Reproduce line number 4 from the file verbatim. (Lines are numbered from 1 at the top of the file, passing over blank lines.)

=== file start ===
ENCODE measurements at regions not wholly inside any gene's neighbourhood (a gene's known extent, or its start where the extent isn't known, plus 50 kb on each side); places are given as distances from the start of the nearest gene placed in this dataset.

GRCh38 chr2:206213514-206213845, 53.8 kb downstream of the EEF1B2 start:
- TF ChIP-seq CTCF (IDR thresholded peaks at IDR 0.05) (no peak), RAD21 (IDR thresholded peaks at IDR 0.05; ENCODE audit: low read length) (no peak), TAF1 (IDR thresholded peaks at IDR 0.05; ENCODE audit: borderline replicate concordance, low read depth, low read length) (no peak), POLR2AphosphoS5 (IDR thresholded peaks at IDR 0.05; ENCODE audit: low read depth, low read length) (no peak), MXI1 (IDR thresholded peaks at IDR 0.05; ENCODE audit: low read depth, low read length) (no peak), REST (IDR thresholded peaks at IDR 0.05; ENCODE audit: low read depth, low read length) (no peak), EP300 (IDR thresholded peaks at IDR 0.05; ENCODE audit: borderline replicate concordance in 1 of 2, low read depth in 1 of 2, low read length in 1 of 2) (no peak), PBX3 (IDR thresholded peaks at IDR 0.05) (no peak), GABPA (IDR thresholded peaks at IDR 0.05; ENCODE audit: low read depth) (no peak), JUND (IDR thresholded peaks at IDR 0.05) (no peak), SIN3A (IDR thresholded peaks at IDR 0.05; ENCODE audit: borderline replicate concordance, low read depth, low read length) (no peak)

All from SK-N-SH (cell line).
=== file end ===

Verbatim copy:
All from SK-N-SH (cell line).